Two days after Disney/Marvel’s “Avengers: Endgame” premiered overseas, the superhero tentpole has been widely pirated — with copies popping up like weeds on multiple torrent and illegal streaming sites.
While Disney can’t be happy about that, the piracy activity so far hasn’t derailed “Endgame’s” trajectory of having the biggest movie opening ever. And it’s also possible that many of the digital pirates accessing the illegal copies will wind up seeing it in theaters.
The three-hour movie has already raked in $305 million in its first two days of global release in 46 markets, led by a record-breaking $154 million take in China. After a boffo $60 million in Thursday previews, “Avengers: Endgame” is slated to hit theaters widely in North America Friday with a projected opening-weekend box office of around $300 million — which would top “Avengers: Infinity War,” the prequel that garnered $257.7 million in the first three days of its release in April 2018.
It’s very difficult to quantify the impact of pre-release piracy for movie like “Avengers: Endgame,” said Shawn Robbins, chief analyst at BoxOffice.com. The question is what portion of those people who streamed or downloaded illegal copies of the movie would not have paid anything at all — and how many will go see it in the theater anyway.
“I’d postulate ‘Endgame’ has a higher degree of immunity than most films [to piracy] because it’s a movie that demands to be experienced on the big screen with an audience,” Robbins said.
Disney’s global release strategy for “Endgame” — virtually day-and-date around the world — is designed to limit the appeal of pirated versions. But within hours of its debut in China, a low-quality video-cammed version of “Avengers: Endgame” was already in circulation on piracy networks. Since then, higher-quality copies have popped up. On one popular file-sharing site Friday, at least 13 different copies of “Avengers: Endgame” were being shared among more than 35,000 users.
The piracy of “Avengers: Endgame” has “become an issue, but certainly not a crisis, with films debuting internationally ahead of domestic [release],” said Jeff Bock, analyst with Exhibitor Relations. “Disney, like every other studio, is obviously concerned, but with [‘Avengers: Endgame’] turning box office records into dust, I’m sure they’ll take it in relative stride.”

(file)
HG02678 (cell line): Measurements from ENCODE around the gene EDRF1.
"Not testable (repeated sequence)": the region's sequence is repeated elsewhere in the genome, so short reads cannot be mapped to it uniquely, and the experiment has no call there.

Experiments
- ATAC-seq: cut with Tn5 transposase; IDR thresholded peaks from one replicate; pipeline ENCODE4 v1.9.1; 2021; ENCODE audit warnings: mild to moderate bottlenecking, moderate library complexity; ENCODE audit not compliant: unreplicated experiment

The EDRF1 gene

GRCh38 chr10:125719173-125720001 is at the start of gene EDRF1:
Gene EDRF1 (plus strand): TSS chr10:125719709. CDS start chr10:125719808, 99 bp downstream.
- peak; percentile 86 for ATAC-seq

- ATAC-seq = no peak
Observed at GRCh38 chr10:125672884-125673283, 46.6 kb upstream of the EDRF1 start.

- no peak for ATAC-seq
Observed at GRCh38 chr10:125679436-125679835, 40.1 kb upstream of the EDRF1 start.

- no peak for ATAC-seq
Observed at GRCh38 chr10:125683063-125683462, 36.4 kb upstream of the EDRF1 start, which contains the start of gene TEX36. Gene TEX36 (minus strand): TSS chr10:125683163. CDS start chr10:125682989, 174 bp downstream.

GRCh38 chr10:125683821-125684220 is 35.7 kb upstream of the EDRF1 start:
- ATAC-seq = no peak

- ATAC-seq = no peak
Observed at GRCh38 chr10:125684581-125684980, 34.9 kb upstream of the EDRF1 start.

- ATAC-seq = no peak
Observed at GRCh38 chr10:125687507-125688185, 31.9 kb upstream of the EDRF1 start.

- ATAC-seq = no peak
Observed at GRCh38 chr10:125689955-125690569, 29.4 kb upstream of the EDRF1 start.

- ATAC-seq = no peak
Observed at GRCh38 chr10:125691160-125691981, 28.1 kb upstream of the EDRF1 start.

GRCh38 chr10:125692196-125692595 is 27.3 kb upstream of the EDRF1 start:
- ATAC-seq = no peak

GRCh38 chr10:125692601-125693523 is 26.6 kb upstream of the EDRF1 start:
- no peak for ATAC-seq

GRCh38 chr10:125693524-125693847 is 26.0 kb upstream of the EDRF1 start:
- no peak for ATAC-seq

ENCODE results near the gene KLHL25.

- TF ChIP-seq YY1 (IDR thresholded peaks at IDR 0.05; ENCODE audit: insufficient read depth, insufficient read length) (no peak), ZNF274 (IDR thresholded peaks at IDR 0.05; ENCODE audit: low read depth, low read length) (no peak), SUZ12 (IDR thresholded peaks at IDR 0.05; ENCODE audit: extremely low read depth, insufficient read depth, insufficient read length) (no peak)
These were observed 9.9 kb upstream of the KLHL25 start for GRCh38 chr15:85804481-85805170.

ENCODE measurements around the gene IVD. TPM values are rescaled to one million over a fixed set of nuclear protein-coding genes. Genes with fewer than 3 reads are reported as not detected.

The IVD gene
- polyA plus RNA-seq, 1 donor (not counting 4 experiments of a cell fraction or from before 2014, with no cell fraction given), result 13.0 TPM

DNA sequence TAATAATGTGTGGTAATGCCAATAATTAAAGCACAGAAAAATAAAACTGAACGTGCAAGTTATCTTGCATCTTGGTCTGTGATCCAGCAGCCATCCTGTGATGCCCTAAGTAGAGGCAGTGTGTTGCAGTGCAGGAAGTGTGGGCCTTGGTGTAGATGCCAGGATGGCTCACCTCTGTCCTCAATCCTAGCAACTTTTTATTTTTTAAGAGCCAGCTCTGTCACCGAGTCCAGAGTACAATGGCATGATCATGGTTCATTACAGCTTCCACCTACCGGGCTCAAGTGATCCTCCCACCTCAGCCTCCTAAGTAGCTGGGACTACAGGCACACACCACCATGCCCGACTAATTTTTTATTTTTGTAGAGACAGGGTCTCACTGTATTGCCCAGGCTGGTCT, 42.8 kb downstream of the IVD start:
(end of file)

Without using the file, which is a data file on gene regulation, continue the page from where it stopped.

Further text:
Bock added, “If it had become wholly out of control, we probably wouldn’t see overseas audiences getting releases ahead of North American moviegoers.”
The “decidedly nonevent nature” of the movie’s pirated copies will likely have a negligible effect on the box-office bottom line, said Paul Dergarabedian, senior media analyst at Comscore. “The film is already breaking global records left and right and the true fans will not want to see this film on the small screen until its legitimate home-video release,” he said.
However, some industry observers believe piracy undoubtedly works to depress box office to some extent, and perhaps even more so cut into sales and rentals in the home-video window. “The huge proliferation of movie copies available on easily find-able and well-curated pirate services will have a direct impact on revenue,” said Simon Williamson, chief commercial officer of Friend MTS, a provider of anti-piracy services.
The battle against piracy continues to be a “cultural issue that needs to be addressed,” Williamson continued, “to help people understand that piracy is theft and it financially impacts everyone who works in the industry.”
Ultimately, most pirated copies of a movies “are nearly unwatchable,” Bock said. “Those that can afford to attend movies will likely seek out ‘Endgame’ in theaters to enjoy the complete experience.”
Disney has not responded to requests for comment on the movie’s piracy.
Interest in pirated versions of “Avengers: Endgame” has soared in the last three days, with Google searches for “avengers endgame torrent” peaking at around 5 a.m. ET on April 26, according to stats from the internet company. Google reports search trends over a period of time weighted on a 1-100 scale:
Meanwhile, last week a spoiler-rich video clip, subtitled in Arabic, hit internet sites, according to reports.
The movie, directed by Joe and Anthony Russo, stars an ensemble cast reprising their Marvel character roles: Robert Downey Jr., Chris Evans, Mark Ruffalo, Chris Hemsworth, Scarlett Johansson, Jeremy Renner, Don Cheadle, Paul Rudd, Brie Larson, Karen Gillan, Danai Gurira, Bradley Cooper, and Josh Brolin. “Avengers: Infinity War,” which also was directed by the Russo Brothers, grossed $2 billion at the box office worldwide.